Anna has managed to take the essence of the larger work (1000 words) and condense the characterisation, setting and emotion to 150 words. You can read ‘Territories’ here.

Leaning towards prose poetry

‘Territories’ reads like a prose poem. The rhythm of the regular sentence length, and the focus on small sensory details, and images, and the tight language reflects the confined space of the shed and the relationship between the boy and his father.

Anna’s attraction to short poetry points to the connection between prose poetry and flash fiction. Joyce Carol Oates has stated that, “The rhythmic form of the short short story is often more temperamentally akin to poetry than to conventional prose, which generally opens out to dramatize experience and evoke emotion; in the smallest, tightest spaces, experience can only be suggested.” (from ‘Remarkable Reinvention of Very Short Fiction’ by Robert Shapard in Short Fiction, Sept-Oct 2012)

An impulse to shuffle words

Few of Anna’s stories are over 1000 words. She likes “paring down… to concentrate and intensify the setting and the characters.” She said of this process: “I must select and use words with great care, and if I get really carried away, the result is sometimes less of a ‘story’, more a snapshot in, and of, words.”

I asked Anna to discuss the way she enjoys paring down. She said:

I used to read a lot of poetry when I was growing up and I especially liked short pieces that showed me something important or interesting in a few lines or short verses. In those days poetry collections for children and school poetry texts were full of long wordy ballads that to me seemed heavy and dated.   Short poems were much more impressive to me.  Later, discovering short stories, I was hooked.  Probably I just have little patience for plodding through the superfluous. Lengthy is fine if it’s consistently well written and engaging, but I find many novels and films (and some short stories) just too long and saggy.

Given that ‘Territories’ came from a longer work, I asked Anna bout the editing process, the choosing of words that must surely take up most of Anna’s editing time. Anna noted, “With very short fiction where there is a strict word limit, most of the time is taken up in word shuffling, which is fun. Some stories are fast and easy others can be hard work.”

Economy of language

Anna’s economy of language also stems from her career as a journalist and photographer.

She told us, “I started writing fiction and working as a newspaper journalist at around the same time and was in at the deep end with both. I was already writing 500-word short stories and for news items I had to select and use words economically, finding the most appropriate words and arranging them the best possible way, so it was a similar process. I had the use of darkroom facilities at my workplace, so made the most of that and got right into photography. There was a time when I preferred taking photos to writing stories, but as much as I enjoyed it, I always came back to words.”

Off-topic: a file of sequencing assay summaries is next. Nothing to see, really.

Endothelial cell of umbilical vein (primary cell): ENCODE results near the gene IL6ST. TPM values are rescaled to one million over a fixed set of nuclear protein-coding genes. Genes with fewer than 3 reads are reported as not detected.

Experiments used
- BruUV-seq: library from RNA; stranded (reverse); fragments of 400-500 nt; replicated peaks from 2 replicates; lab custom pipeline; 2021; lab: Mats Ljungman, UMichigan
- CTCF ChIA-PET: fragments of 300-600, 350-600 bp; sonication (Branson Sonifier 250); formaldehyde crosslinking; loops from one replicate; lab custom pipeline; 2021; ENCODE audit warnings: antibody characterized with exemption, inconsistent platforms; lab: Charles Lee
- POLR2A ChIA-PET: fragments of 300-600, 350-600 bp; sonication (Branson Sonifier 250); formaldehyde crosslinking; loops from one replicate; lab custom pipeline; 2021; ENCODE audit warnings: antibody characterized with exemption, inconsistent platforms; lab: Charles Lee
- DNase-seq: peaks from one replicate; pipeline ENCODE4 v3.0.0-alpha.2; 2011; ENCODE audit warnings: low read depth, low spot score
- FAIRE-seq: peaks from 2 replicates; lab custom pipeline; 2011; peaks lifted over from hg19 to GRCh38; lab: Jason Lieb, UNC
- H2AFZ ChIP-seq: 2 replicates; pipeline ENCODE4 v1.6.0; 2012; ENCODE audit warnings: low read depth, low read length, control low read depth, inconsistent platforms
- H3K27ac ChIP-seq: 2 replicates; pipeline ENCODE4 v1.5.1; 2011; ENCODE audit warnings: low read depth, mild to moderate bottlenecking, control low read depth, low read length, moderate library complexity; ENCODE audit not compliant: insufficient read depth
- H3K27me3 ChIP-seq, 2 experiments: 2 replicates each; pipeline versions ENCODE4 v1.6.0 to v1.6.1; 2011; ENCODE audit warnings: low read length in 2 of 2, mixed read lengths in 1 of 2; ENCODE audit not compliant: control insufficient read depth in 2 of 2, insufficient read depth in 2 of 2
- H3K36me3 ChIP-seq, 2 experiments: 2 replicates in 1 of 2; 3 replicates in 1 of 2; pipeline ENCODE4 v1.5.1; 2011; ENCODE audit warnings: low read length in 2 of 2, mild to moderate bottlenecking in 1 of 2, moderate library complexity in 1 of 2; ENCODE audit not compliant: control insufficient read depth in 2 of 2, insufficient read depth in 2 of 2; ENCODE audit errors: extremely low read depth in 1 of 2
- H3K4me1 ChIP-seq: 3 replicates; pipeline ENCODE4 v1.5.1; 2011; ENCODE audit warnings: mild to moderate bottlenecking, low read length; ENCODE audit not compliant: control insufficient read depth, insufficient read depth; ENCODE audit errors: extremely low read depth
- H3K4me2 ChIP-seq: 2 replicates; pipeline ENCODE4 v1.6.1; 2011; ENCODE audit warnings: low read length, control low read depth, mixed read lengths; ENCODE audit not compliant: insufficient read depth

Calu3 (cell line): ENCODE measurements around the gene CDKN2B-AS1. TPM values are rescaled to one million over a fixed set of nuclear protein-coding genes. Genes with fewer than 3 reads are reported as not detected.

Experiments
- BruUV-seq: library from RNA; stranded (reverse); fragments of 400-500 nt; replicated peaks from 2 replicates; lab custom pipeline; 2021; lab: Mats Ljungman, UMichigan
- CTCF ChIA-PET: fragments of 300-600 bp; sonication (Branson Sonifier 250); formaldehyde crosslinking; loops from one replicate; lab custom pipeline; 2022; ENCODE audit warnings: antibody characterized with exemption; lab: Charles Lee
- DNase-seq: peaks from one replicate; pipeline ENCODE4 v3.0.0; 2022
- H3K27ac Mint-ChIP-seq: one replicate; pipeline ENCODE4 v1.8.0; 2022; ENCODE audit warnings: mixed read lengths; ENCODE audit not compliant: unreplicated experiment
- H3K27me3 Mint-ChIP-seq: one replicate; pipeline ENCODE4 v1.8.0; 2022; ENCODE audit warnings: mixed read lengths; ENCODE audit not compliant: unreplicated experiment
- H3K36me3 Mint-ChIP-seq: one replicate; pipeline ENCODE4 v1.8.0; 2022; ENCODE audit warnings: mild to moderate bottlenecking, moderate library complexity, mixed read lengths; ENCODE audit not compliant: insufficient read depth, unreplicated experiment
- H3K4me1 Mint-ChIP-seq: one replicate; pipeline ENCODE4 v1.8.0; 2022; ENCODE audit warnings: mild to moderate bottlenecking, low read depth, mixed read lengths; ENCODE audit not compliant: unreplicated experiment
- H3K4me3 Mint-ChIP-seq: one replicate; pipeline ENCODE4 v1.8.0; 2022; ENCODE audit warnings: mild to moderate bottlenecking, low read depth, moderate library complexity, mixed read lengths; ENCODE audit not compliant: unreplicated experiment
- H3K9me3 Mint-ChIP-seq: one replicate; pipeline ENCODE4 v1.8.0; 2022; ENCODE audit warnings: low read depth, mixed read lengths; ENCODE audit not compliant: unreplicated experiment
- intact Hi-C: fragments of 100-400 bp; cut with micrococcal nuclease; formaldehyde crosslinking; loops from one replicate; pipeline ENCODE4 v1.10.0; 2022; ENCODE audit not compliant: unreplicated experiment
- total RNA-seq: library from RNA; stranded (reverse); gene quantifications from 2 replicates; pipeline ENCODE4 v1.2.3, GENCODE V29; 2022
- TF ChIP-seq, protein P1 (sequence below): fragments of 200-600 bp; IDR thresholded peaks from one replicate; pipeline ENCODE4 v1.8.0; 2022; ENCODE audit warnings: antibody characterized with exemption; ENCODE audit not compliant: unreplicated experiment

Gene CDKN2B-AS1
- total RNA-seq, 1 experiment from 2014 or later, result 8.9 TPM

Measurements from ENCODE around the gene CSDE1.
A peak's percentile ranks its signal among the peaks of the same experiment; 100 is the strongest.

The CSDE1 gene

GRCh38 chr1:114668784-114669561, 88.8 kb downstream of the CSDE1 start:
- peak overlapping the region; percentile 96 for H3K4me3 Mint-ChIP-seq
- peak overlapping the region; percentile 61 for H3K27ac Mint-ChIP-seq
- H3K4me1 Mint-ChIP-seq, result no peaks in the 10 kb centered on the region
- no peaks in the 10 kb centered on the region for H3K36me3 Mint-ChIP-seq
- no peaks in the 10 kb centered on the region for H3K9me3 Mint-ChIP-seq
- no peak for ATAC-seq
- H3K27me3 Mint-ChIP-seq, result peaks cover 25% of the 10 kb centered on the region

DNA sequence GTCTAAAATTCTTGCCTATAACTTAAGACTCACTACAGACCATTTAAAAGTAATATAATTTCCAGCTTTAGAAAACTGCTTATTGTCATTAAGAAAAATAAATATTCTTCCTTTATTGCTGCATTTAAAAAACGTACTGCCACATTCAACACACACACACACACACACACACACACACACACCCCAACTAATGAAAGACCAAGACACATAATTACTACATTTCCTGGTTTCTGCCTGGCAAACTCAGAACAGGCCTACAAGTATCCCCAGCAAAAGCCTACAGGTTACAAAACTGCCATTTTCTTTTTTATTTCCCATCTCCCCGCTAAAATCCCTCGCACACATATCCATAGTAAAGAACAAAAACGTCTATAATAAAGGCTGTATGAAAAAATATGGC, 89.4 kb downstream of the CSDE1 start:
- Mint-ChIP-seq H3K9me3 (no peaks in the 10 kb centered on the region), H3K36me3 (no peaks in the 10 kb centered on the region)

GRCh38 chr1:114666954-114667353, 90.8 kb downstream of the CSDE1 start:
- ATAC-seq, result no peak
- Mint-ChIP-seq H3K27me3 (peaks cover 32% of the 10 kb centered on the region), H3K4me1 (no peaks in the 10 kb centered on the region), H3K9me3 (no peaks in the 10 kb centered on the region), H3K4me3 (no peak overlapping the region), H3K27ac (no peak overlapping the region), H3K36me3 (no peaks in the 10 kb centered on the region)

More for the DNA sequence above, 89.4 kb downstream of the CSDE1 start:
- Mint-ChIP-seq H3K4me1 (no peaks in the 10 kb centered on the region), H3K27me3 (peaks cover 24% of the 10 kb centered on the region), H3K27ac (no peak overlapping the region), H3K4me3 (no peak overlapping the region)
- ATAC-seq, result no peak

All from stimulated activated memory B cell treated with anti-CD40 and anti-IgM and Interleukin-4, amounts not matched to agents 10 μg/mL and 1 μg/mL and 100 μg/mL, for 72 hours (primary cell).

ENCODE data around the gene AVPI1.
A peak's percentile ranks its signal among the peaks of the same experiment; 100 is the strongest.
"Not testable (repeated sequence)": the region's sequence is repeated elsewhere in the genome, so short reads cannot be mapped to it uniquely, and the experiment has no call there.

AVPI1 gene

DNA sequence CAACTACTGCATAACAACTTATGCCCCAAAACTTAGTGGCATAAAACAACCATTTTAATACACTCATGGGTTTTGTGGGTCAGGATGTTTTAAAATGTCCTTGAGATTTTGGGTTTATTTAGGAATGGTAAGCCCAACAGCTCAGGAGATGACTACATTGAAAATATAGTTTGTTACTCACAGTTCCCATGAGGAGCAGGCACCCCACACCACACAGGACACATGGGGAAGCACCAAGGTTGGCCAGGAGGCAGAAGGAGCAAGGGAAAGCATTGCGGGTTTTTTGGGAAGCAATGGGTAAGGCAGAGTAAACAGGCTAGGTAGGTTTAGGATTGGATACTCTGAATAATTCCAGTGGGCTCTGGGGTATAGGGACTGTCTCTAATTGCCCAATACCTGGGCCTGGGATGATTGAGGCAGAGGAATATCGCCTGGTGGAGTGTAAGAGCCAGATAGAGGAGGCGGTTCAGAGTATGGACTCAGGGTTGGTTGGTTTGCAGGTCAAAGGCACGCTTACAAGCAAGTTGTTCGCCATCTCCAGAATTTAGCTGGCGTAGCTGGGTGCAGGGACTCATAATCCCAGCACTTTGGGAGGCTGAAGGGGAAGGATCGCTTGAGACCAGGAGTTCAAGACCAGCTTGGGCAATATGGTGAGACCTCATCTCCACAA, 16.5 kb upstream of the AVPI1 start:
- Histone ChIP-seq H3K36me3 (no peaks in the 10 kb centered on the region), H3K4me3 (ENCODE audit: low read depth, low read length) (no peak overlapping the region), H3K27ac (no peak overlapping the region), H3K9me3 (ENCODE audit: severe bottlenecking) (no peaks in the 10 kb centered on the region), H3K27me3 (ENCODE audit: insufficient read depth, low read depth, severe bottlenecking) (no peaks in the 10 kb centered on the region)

The stories do feel like photographs, small moments shown that illuminate the lives of the main characters in an effecting and intimate way.

When he hears the police car coming he steps aside and sees his mother, just her face with the little hat above it, looking out the back window. She lifts her hand to him and he waves back, but a cloud of dust rises up from the gravel and they are gone.

Not only does Anna’s sparse language describe the mother and suggest the intimacy of her relationship with her son, she is literally framed by the window as she would be in an image.

The attraction to the visual

We also touched on the appearance of words in our conversation. Anna noted, “I like seeing words on the screen in a nice font so I can see the story emerge in a form very close to how it would appear in print.  I’m interested not only in the meaning of words, but also how they sound and how they look…. their form and shape on the page.” But it’s not all fun – even if it’s satisfying in the end. “For me it’s not entirely about enjoyment,” admits Anna. “I write because the ideas and characters come to me.  It’s satisfying once it’s done, but it can sometimes be a bit grim getting to that stage.

annahatflowers (copy)Anna Granger used to play with an old typewriter in the toybox and has been clicking away at keys ever since. She has worked as a journalist, editor and photographer. Her short stories have won awards, been published in magazines and collections, and broadcast on radio. Originally from Auckland, Anna now lives in the Ruapehu District, where she appreciates the fresh air, rivers, trees and birdlife.


Rebecca Styles pic 4 NZSA eventRebecca Styles is Features Editor at Flash Frontier and Wellington City Co-ordinator for National Flash Fiction Day. She blogs about New Zealand books at nzlit101.blogspot.co.nz and teaches short story writing at the Wellington High School Community Education classes.


Please go here for Flash Frontier‘s April 2015 collection of stories, themed iron and guest edited by Tim Jones.